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Low rates threatening financial stability

Low rates threatening financial stability

Jessica Yun
— 1 minute read

The Committee on the Global Financial System, chaired by RBA governor Philip Lowe, has warned that leaving interest rates too low for too long could increase risks in the financial system.

A new report released by the Committee on the Global Financial System – which monitors international financial markets for central bank governors – has outlined the dangers and risks of leaving interest rates low for a prolonged period of time.

“The profitability and strength of financial firms may suffer in an environment of prolonged low interest rates. Additional vulnerabilities may arise if financial firms respond to ‘low-for-long’ interest rates by increasing risk-taking,” the report said.

While banks would have some capacity to cope with low interest rates, insurance companies and private pension funds (ICPFs) would struggle more, it said.

In aiming to predict how banks and ICPFs would handle prolonged low interest rates, the report presented three scenarios: ‘baseline’, ‘low-for-long’ and ‘snapback’.

‘Baseline’

The baseline scenario is “consistent with mainstream economic forecasts and central bank inflation targets” and “involves a gradual rise in interest rates to more normal levels”.

This scenario is based on projections in the International Monetary Fund’s October 2017 World Economic Outlook; however, as projections only go to the end of 2022, the committee extended the scenarios to 2027.

‘Low-for-long’

The ‘low-for-long’ scenario is based on “weakness in economic growth and inflation” and “entails an interest rate trajectory that is materially lower than in the baseline”, further depressing structural drivers such as demographics and productivity.

In this case, banks would “likely be able to make adaptations to maintain overall profitability, including by cutting costs, shifting to fee-based activities, and increasing the riskiness and duration of assets”.

However, a low-for-long scenario would leave ICPFs more vulnerable, according to the report.

“Because of their negative duration gaps, falling interest rates would push up the present value of their liabilities more than that of their assets, leading some ICPFs to experience more pronounced reductions in profitability and balance sheet positions,” the report said.

But this would occur over a longer period of time, which would allow more space to adapt. Nonetheless, there were still “material risks” to financial stability under the low-for-long scenario, the report pointed out.

“Even if a prolongation of low interest rates would not engender a global surge in bank distress, it could certainly create problems for some banks,” it said.

‘Snapback’

A ‘snapback’ scenario sees interest rates, having been kept low for a period of time, rise sharply and thus increasing the vulnerability of financial entities to such a rapid rise.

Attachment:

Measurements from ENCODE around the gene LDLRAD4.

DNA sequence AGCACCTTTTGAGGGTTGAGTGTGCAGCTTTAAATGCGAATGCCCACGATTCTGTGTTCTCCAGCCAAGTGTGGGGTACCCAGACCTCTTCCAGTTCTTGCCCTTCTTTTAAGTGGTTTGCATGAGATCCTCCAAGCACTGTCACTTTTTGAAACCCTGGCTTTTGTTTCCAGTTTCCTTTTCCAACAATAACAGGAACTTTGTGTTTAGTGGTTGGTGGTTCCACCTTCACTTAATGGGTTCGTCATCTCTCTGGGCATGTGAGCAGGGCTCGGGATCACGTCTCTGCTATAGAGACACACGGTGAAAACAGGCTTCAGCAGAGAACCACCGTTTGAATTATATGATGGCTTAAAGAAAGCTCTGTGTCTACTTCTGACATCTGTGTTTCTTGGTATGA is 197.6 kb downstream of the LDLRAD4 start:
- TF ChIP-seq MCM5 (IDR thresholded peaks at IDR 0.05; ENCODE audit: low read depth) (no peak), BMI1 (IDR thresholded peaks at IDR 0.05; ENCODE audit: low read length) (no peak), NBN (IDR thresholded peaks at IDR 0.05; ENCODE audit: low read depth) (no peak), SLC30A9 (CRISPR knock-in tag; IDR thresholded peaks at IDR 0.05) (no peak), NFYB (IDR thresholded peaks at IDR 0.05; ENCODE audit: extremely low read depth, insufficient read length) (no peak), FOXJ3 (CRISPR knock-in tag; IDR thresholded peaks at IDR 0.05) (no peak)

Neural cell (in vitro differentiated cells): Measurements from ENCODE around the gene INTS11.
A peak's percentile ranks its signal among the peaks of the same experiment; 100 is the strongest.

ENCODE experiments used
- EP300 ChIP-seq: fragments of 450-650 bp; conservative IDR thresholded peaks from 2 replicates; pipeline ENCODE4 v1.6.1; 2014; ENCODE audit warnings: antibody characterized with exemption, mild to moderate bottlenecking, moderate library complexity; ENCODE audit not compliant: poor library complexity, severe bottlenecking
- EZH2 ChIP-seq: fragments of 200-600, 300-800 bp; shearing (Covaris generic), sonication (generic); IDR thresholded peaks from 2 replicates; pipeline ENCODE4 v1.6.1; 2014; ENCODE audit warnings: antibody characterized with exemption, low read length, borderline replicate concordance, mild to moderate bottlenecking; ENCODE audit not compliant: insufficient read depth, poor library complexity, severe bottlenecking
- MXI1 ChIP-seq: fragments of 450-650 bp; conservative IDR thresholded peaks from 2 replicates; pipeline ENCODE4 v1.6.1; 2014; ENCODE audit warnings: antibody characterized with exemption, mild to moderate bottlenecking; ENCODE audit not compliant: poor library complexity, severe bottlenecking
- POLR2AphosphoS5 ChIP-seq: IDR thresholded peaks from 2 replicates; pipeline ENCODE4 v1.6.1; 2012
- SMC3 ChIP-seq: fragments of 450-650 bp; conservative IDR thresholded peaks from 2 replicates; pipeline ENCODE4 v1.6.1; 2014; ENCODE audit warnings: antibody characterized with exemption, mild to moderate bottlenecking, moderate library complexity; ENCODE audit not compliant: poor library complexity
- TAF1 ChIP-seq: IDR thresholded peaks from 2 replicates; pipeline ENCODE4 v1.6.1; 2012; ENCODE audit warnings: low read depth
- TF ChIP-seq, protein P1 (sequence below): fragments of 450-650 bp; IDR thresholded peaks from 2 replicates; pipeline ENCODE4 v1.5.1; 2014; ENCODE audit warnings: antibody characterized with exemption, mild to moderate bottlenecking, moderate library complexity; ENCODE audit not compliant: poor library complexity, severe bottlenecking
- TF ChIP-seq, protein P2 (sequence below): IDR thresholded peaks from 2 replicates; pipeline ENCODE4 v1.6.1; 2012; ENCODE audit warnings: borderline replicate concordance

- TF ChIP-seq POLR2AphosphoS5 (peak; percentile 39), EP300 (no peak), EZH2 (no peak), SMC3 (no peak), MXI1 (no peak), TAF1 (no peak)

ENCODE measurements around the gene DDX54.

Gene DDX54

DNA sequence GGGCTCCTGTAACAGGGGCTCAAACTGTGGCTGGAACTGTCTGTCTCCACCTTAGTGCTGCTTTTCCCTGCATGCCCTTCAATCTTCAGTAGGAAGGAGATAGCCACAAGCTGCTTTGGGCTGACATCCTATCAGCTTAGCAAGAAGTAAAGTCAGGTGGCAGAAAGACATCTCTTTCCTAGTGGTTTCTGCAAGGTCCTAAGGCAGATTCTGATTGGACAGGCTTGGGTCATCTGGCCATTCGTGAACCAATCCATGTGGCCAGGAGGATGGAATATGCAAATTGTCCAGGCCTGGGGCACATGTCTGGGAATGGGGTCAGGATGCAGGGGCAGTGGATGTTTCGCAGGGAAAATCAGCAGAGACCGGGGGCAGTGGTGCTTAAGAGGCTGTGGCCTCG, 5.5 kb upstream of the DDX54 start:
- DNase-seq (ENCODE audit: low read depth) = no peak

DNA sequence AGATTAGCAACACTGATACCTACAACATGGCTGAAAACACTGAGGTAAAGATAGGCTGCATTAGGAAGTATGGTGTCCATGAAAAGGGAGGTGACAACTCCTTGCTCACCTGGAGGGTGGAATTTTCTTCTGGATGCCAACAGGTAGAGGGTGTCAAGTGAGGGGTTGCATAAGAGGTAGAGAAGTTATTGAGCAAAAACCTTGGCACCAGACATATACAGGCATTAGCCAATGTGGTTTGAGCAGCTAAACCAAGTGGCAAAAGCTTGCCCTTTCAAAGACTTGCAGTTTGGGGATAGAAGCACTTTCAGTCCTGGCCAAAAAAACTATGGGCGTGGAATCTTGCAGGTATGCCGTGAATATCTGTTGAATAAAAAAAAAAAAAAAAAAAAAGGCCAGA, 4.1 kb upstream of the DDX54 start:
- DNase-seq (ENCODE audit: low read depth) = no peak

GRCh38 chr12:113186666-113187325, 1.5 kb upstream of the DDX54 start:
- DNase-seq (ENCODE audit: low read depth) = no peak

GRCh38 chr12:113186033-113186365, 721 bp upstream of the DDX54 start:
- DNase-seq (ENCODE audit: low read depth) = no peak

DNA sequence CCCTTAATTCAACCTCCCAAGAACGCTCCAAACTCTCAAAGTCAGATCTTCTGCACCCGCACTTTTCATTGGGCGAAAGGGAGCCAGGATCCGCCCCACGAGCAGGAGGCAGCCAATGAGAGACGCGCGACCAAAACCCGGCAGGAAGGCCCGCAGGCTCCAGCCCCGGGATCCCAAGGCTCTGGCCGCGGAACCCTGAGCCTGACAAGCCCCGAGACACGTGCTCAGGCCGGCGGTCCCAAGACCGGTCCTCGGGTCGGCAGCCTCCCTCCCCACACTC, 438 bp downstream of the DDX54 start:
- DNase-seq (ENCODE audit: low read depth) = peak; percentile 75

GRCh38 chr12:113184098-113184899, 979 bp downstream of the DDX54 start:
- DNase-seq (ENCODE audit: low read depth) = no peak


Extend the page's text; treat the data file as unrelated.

“Because of valuation losses on long-duration assets and credit losses on loans, banks without sufficient capital buffers could experience solvency issues, particularly if deposit rates were to increase more rapidly with market rates than they have historically and erode the profitability gains from higher rates,” the report said.

Banks in emerging market economies would be particularly vulnerable if high interest rates in advanced economies resulted in “a reversal of capital flows and sharp sell-off in [emerging market economy] assets”.

Furthermore, ICFPs could face could also be grappling with liquidity issues in a snapback scenario on top of solvency problems.

“A surge in interest rates could cause losses on derivative positions that triggered additional collateral demands, and higher interest rates might also lead policyholders to surrender their insurance contracts,” the report said.

Regulators must play a part

The report also outlined a number of actions that regulators could take in order to mitigate the risks of long-term low interest rates.

“The first line of defence by prudential authorities should be to continue to build resilience in the financial system by encouraging adequate capital, liquidity, and risk management,” it said.

“Strong and resilient banks, insurers and pension funds will be better positioned to weather a wide range of adverse shocks, including the low-for-long and snapback scenarios explored in this paper.”

The report recommended “enhanced monitoring” by regulators through stress tests as well as adopting a “consistent valuation approach across assets and liabilities”.

Additionally, more data should be collected and analysed in order to monitor such risks and exposures, it said.

“One challenge is that firms’ financial statements may not provide enough detail to accurately identify common trends, vulnerabilities and possibly spill-overs across jurisdictions,” the report said.

Prudential authorities have to prepare for the eventuality that “some life insurers may come under enough stress to eventually fail”, the report concluded.

 

Low rates threatening financial stability
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